Leggings at The Gate
We, my family and I, rarely fly. We only fly when there is no other alternative, and when we fly, we don’t take the kids because this day and age flying is an NC17 adventure.
Even without the TSA air travel would be a miserable experience. To quote my darling husband, there is no glamour left in the sky. An airplane is but a winged Greyhound bus, a stinky, allergen-infested claustrophobic capsule shuttling between three-letter destinations. (And he said this before the latest United event, the forced removal.)
The airlines should just give in, he, my darling husband, likes to say, and embrace their low-class destiny. If passengers are willing to put up with jet lag, luggage carousels and, most of all, the security regime, surely we can soldier through a few hours of cramped sitting.
This brings me to the group of 10-year-old girls in leggings who thought they were set to fly for free on a United Airlines pass. Turns out, the leggings were against United employees dress code, and the girls were denied entry. (One of them was admitted, but only after she put on a dress.) The incident ignited nationwide controversy with many an eager feminists, celebrities and feminist celebrities jumping to the girls’ defense.
If we find leggings to be so contentious, the controversy is probably not about the leggings. It’s about, IMHO, in order of reverse importance:
1. Yes, we are slobs, proud slobs, and we will teach our daughters to be slobs too.
Nothing new here, except for a new low. We Americans are notorious for keeping our dwellings and personal appearances a cluttered mess. Over the last half a century we’ve been continuously hitting the rock bottom of presentability, and digging.
We used to look different, of course. Fashion models of the 40’s and 50’s projected a sensual and sophisticated look. They looked mature by design. A fifty-something once appeared on the cover of the British Vogue, an occasion which describes (hat tip Leslie Loftis):
Introduced in the late 1940s, Mrs. Exeter taught older women how to dress. “Mrs. Exeter knows what she likes — result of a thorough knowledge of herself,” wrote Vogue in the October/November 1958 issue. Her advanced age gave her an edge over flighty younger women who hadn’t zeroed in on their sense of self. She appears secure in dresses made from sturdy fabrics not seen as much today, like wool crepe or tweed.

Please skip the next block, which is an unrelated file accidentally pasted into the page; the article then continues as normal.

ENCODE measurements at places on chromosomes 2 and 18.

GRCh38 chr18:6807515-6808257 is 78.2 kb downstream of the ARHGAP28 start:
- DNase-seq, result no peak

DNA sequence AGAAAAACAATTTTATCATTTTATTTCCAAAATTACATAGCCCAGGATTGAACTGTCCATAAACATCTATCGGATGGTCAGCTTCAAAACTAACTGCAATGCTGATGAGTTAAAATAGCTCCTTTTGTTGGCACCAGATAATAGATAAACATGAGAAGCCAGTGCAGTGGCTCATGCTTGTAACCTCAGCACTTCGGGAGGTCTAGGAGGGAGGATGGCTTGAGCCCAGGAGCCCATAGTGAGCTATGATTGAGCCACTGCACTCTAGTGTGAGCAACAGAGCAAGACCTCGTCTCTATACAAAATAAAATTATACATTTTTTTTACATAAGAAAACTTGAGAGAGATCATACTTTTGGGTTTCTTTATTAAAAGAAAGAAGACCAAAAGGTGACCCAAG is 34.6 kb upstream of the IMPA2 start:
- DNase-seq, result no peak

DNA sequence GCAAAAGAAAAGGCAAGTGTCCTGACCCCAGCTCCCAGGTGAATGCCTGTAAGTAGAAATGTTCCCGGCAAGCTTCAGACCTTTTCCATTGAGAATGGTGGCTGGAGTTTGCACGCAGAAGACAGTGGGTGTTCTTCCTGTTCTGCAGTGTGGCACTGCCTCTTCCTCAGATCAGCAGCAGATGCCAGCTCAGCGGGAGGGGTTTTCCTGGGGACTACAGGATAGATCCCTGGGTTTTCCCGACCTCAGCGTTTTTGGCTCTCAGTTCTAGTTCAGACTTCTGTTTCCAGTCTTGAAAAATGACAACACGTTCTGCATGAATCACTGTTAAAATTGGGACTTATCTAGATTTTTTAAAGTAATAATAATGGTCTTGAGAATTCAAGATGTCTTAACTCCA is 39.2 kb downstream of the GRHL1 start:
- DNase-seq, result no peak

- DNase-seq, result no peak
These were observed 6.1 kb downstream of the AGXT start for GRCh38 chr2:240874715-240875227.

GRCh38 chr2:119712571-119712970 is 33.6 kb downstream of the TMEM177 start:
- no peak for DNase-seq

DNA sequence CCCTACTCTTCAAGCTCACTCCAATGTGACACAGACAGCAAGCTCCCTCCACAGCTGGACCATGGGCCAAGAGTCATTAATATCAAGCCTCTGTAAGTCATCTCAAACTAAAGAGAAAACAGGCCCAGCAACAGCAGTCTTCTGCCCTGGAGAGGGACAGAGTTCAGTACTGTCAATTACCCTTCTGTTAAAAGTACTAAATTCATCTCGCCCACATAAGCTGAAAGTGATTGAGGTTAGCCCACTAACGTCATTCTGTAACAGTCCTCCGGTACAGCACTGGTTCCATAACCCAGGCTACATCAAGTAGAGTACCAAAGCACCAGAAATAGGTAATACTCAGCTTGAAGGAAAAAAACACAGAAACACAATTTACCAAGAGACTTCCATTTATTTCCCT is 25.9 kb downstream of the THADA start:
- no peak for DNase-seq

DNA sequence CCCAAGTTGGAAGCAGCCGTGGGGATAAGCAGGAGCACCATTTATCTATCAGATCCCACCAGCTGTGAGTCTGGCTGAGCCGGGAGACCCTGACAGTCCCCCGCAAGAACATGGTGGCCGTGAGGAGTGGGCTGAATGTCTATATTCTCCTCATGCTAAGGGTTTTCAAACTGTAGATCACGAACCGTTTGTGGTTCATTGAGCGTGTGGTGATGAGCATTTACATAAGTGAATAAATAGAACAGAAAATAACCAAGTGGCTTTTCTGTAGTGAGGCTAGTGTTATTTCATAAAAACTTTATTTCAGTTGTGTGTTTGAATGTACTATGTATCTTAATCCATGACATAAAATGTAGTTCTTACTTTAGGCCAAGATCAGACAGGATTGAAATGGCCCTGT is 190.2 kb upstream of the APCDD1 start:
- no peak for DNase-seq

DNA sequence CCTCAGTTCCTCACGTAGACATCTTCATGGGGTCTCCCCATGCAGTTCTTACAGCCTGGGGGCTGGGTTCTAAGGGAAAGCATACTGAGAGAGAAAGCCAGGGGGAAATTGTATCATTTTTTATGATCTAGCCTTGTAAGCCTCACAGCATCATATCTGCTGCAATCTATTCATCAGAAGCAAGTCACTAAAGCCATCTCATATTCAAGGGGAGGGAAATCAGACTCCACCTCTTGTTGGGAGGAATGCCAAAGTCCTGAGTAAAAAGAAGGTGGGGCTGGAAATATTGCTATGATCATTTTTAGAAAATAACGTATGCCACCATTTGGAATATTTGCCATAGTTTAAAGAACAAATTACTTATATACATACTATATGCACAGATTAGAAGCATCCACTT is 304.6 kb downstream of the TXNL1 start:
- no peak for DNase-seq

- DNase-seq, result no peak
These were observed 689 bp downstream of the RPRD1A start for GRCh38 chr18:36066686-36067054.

Contrast this to the current fashion plate, a girl I’d like to call a comfy slut. Aside from occasional splattering of flowing chiffon, she’s all about layers of knits tucked inside Uggs — comfy. She dressed in knits all her childhood; occasionally she wore pajamas to school, why I don’t know, pretty much every item of clothing in her wardrobe was more or less like pjs.
Now that she’s all grown up, she is reluctant to let go of her sartorial habits, but still feels it’s necessary to mark herself as an adult. So on the bottom she wears the prepubescent leggings or a variation on leggings, such as yoga pants or, if we are lucky, stretchy skinny jeans. She tops it off with loose knits of which various parts cut out for erotic appeal (this season’s hot take are the bare shoulders). Full disclosure: I’m guilty of partaking in parts of this trend.
The late 20th century American college student uniform of blue jeans and t-shirt was interpreted (by whom I forgot) to reveal our egalitarian individualism. The bottom half of an outfit reveals one’s animal nature, the top half — one’s social self. Near-uniform blue jeans stand for our firmly held belief that all men are created equal, and the color blue signifies freedom. But the top part is where we express our individuality, where we advertise bands, colleges — what have you. By this reasoning the millenial young lady in her childish tights, puppyish boots and sexualizes tops is a hot mess.
She herself probably believes she’s a true feminist comfortable in her wears and comfortable in her sexuality.
I suspect some segments of Amazon Twitter simply can’t imagine a fifth grader who might want to explore other sartorial options, let alone that it might actually be a good idea to do so. They simply assume that all girls are like them, that all they want from air travel is to be cozy cute in their j’s.
Plenty of tasks that seem onerous to us are merely a game to kids. Moving to another house for instance, or getting car towed by AAA. We got stuck on I80 once, and, boy, was my son proud to tell his friends that he got to ride in the cabin of a tow truck for an hour and a half!